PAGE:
Out-Law News 1 min. read

EU reforms could open the way for smells and noises to be trade mark protected, says expert

Reforms to EU trade mark laws finalised this week could open the way for non-conventional trade marks to be registered, like smells, noises and even music, an expert has said.

The European Parliament backed a new directive designed to "approximate" the different national trade mark laws (70-page / 538KB PDF), and a new regulation that updates existing Community trade marks rules (202-page / 1.19MB PDF) on Tuesday. The changes had already been endorsed by the EU's other law-making body, the Council of Ministers.

The new regulation is likely to come into force within the first few months of 2016, whereas the directive will need to be transposed into national laws, although it could be early 2019 before the new rules have been adopted.

Trade mark law specialist Iain Connor of Pinsent Masons, the law firm behind Out-Law.com, said that one of the main changes, both under the new regulation and directive, will be the removal of the need for a trade mark to be capable of graphic representation. Instead it will be sufficient that the proposed trade mark can be “represented on the register in a manner which enables the competent authorities and the public to determine the clear and precise subject matter of the protection afforded to its proprietor”.

"This change will make it easier for businesses to obtain non-conventional trade marks, such as for smells, noises and music," Connor said. "Businesses should reassess their trade mark portfolios and assess whether there are opportunities to expand the protection of business assets that previously would not qualify for trade mark registration."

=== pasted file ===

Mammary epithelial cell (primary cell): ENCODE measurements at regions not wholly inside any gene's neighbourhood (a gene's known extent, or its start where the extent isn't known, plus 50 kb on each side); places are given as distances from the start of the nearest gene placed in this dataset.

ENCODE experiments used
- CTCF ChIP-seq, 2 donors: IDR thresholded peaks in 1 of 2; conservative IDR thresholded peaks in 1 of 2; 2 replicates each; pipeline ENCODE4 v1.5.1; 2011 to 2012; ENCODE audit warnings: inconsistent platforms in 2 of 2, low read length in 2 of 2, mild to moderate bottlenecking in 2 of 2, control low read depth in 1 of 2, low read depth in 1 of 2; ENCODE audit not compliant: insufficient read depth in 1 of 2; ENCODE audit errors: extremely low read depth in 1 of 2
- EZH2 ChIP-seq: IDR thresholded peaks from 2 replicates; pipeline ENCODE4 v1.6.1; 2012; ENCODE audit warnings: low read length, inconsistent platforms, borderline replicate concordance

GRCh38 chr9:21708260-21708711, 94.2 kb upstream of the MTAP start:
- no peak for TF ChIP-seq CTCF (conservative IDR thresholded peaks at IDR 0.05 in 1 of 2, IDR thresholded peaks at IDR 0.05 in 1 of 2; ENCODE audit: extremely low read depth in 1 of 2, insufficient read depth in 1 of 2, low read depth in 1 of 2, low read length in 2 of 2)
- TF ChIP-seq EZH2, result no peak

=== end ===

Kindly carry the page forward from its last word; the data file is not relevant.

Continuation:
According to a non-binding recital set out in the new regulation "a sign should be permitted to be represented in any appropriate form using generally available technology, and thus not necessarily by graphic means, as long as the representation is clear, precise, self-contained, easily accessible, intelligible, durable and objective". Similar provisions are contained in the directive.

Among the other changes being implemented under the new regulation is a change in terminology. A Community trade mark will in future be referred to as a European trade mark. In addition, the existing Office for Harmonisation in the Internal Market (trade marks and designs) will change its name to the European Union Intellectual Property Office.

"Businesses should be aware of the potential rise in scams that might arise from these name changes," Connor said. "Unfortunately there are unscrupulous operators in the market that send out fake renewal notices and use official-sounding language to scare businesses into paying up. It is likely that scammers will see these changes in the names of Community trade marks and the OHIM as an opportunity to play on the fact businesses may be aware of these reforms and perpetuate a fraud."

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